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CD: Umoja - Spirit of Togetherness

CD: Umoja - Spirit of Togerness
Music from the show
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Umoja DVD
available from Sept. 2004

Ipi Ntompi
VHS (NTSC) Video from an earlier show by the creators of Umoja
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German language version of this page: Umoja - Der Geist des Miteinanders

Umoja -The Spirit of Togetherness

Umoja - The Show. Review of London Musical, June 2003

UmojaTwo long-time friends and celebrities are responsible for bringing together a unique troupe of African dancers and singers. Todd Twala and Thembi Nyandeni met each other growing up in the townships during South African apartheid. Through their drive and careers they got a rare chance to see the world outside. Only a few "black shows" with tribal dances were allowed by the white rulers as they were regarded as primitive and harmless folklore. When apartheid was finally abolished in 1994, working conditions improved and in late 2001 the show "UMOJA – the Spirit of Togetherness" premiered in London's West End. Umoja and its cast emerged from a dance school in Soweto. An admirable project aiming to keep kids out of trouble and off the streets. But make no mistake: This is not a group of street children playing for a penny. These are now 36 professional dancers, singers and musicians capturing audiences and critics all over the world.

Umoja

The troupe arrives in town with enough equipment, costumes, light and speakers to stage a rock concert. But fortunately the enthusiasm in the cast and the spirit of the whole show has survived the transformation into international show-biz. The sheer joy of the people on stage transmits directly to the hearts of everybody in the audience. It's virtually impossible to look away from the gorgeous girls as they master all types of dance with an apparently everlasting energy. They are different in size and type, but all glows with the beauty and grace unique to Africa. The men as well performs with power and remarkable athletic skills in both the ritual warrior dances and when they are swinging the girls around for a jitterbug.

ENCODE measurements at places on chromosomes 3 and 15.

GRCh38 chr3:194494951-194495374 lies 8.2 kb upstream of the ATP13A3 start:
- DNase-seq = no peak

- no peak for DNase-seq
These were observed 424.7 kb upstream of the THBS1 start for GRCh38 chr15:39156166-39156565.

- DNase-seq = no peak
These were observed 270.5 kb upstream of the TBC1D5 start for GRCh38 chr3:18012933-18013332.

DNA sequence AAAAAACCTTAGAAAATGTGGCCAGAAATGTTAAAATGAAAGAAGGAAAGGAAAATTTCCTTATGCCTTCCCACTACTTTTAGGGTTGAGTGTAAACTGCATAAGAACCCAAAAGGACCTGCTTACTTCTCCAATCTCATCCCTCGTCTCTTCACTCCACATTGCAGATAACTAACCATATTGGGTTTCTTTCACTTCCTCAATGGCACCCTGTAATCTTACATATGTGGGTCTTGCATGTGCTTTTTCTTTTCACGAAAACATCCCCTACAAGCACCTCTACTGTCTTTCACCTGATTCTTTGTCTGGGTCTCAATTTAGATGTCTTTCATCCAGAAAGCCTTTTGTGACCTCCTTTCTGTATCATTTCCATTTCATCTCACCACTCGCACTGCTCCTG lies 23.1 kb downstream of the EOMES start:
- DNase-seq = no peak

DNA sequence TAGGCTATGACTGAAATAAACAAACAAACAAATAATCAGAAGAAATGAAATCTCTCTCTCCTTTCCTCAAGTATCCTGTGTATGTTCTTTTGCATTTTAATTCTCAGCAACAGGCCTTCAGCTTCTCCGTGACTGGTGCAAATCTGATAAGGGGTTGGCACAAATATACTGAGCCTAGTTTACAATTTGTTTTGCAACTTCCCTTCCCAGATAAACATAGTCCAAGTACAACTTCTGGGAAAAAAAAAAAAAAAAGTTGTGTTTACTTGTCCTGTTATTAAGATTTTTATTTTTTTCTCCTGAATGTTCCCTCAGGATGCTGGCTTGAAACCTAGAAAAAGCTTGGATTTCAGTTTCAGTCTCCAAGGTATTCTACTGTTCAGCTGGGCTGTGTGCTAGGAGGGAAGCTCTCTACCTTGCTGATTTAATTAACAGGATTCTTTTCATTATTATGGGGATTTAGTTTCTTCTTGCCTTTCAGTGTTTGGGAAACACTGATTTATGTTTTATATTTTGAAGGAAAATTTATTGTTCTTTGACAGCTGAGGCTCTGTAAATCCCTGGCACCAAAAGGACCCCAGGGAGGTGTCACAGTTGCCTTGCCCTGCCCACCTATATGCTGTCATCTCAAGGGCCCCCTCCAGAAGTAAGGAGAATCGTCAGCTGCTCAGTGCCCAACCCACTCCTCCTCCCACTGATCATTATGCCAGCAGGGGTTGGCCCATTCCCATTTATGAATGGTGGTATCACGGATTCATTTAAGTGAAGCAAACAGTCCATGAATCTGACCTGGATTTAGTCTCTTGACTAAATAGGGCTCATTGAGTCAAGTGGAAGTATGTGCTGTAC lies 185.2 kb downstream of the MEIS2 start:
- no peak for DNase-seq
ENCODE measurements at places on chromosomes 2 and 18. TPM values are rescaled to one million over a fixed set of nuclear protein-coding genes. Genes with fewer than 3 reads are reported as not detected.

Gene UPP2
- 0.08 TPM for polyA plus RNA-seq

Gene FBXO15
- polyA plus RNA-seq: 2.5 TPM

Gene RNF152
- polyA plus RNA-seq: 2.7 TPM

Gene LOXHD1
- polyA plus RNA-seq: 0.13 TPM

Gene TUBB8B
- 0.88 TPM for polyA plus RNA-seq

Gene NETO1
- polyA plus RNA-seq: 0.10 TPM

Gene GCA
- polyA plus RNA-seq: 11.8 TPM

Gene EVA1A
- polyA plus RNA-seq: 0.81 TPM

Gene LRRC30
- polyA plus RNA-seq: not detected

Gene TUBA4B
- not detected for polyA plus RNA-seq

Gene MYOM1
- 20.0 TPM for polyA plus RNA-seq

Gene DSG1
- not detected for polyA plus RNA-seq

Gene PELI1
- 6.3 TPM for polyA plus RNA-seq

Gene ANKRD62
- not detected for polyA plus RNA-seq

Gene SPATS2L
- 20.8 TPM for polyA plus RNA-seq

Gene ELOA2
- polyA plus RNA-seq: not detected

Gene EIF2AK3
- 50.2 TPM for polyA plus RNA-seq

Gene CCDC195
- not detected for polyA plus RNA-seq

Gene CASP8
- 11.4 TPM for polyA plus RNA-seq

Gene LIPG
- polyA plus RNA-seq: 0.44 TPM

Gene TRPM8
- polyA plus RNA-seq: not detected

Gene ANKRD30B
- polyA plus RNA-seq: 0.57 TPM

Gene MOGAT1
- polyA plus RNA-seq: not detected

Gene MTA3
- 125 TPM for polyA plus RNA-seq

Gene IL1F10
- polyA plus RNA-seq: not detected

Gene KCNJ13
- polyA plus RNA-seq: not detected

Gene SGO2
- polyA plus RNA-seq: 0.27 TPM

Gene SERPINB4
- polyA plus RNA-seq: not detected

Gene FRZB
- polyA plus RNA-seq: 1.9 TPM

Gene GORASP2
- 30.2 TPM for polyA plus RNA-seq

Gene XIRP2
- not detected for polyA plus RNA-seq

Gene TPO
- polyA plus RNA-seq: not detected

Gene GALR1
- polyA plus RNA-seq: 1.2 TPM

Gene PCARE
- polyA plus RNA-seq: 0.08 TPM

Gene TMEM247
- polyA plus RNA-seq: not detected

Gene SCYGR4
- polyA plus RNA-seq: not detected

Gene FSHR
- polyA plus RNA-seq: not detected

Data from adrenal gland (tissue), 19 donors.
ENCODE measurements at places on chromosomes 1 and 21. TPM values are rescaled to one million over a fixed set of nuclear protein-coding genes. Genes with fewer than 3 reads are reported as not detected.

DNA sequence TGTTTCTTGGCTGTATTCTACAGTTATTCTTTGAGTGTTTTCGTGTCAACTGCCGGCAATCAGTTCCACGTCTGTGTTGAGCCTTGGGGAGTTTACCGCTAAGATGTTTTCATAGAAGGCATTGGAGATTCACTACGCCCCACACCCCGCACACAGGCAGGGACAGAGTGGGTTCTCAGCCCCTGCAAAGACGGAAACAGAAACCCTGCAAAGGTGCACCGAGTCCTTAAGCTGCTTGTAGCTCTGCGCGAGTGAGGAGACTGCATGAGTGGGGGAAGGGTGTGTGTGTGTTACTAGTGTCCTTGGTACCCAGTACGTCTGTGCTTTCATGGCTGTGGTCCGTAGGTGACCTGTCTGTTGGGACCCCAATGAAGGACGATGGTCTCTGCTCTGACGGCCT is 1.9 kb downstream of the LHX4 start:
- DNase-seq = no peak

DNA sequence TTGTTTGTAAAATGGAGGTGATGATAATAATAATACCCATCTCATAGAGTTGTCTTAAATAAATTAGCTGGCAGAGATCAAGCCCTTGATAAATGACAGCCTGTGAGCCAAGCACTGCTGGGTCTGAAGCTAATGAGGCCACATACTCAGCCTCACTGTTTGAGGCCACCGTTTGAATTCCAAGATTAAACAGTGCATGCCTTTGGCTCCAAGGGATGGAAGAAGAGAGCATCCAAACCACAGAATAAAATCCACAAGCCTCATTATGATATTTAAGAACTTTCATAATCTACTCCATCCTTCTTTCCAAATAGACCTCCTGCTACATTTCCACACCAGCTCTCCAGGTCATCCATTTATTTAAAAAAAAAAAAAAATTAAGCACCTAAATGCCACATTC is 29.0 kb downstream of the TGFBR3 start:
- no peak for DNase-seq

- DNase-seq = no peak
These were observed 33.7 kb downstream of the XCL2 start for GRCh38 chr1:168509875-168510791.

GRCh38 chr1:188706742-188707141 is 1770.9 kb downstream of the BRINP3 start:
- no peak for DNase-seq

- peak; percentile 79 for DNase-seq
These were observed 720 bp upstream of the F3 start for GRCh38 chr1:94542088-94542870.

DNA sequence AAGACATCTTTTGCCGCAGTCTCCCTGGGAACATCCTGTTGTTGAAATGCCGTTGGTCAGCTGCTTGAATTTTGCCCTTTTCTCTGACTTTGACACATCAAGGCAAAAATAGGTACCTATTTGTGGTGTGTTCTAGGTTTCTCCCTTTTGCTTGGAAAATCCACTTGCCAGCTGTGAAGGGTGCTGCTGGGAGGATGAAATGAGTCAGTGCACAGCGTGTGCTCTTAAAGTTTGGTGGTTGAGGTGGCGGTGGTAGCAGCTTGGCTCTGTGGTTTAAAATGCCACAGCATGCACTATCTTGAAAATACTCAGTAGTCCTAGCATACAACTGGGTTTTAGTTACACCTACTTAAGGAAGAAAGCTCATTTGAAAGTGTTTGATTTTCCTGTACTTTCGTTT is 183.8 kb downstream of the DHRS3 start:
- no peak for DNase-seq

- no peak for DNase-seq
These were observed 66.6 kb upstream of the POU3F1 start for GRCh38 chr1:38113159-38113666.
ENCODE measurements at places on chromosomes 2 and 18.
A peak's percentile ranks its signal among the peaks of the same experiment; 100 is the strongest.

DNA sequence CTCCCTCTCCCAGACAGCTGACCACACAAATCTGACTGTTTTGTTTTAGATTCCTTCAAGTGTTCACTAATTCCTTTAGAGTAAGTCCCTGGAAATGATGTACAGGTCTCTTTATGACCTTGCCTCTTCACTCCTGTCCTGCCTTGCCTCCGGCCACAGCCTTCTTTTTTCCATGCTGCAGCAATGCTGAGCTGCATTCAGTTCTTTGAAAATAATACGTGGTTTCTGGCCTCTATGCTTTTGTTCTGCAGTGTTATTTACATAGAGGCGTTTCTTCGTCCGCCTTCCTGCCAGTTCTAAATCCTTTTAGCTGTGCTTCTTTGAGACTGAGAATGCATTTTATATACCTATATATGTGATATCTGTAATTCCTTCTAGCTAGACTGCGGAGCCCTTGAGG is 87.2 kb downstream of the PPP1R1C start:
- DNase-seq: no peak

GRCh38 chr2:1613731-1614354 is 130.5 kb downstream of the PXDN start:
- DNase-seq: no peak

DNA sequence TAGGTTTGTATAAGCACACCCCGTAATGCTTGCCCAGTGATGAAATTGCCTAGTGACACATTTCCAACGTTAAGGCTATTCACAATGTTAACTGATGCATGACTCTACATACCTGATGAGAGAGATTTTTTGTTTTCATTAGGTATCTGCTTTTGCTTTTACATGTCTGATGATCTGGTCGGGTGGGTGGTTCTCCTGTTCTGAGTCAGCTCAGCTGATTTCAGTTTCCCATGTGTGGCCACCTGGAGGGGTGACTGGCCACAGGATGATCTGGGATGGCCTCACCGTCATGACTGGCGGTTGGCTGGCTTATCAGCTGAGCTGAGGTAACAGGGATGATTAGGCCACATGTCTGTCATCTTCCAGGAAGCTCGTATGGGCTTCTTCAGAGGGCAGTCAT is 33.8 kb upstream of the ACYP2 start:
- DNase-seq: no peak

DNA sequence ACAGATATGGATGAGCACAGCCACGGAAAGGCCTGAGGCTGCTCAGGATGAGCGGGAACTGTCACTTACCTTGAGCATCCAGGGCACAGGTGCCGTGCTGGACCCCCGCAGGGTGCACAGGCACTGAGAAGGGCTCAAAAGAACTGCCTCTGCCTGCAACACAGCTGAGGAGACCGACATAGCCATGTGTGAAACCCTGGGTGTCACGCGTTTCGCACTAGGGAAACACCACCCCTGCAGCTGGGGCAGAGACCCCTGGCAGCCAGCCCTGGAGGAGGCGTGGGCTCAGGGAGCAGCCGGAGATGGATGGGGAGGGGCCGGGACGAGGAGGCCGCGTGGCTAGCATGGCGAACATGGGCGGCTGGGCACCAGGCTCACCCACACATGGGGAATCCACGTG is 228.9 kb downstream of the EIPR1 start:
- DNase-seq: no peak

UmojaUMOJA tells the story of South African music from tribal dances to Kwela, and from the mine workers' gumboot dancing to the sound of the big city: Kwaito and Pantsula which are popular today. Culture and music are tied to the history of the country. The white-haired narrator Hope Ndaba binds the songs together with comments and memoirs from past times. His resemblance with Nelson Mandela is probably fully intentional. Any reference to the father of the new nation is natural and welcome. But here is my sole objection to the show: Could it be that the commercial success is pulling out the teeth of the most sensitive subjects of South African history? Social issues and the horrors from 46 years of racial suppression are only mentioned as "hard times". A new song starts and everything doesn't really seem so bad at all. An important chapter of the history book is written in very small letters. I hope it's not because the creators of UMOJA fears to provoke the mainly European audience? Surely reconciliation is the issue now, but not forgetting or ignoring the past.

"Besides learning about culture, Umoja is about who you are - where you are coming from, and where you are going. The spirit of togetherness will live on in your blood, your soul and your heart."
-Thembi Nyandeni

The Swahili words uhuru (freedom) and umoja (unity) are catchwords from the time of East African independence about 40 years ago. UMOJA uses the power of music and dance to deliver a message of love to all of us. Unity and solidarity are crucial elements in making things work whether we are talking African politics, business or cross-cultural understanding. UMOJA makes the African audience proud of their heritage and the rest of us 'Wazungu' has a great chance to learn about the African ways, feel the spirit of togetherness and simply engage into two hours of sheer passion and joy.

Umoja

Visit www.umojatheshow.com to see when to catch them.

More View more photos from Umoja

 

Text and photos:Copyright © Jacob Crawfurd - crawfurd.dk 1996-2017. All Rights Reserved.

A German translation of this review was published in Africa Positive, no. 12, 2003. Photos and review has also been published in Coloured Pictures Magazine, issue 4, 2003 and The African Courier No.40/Vol.7

 

 

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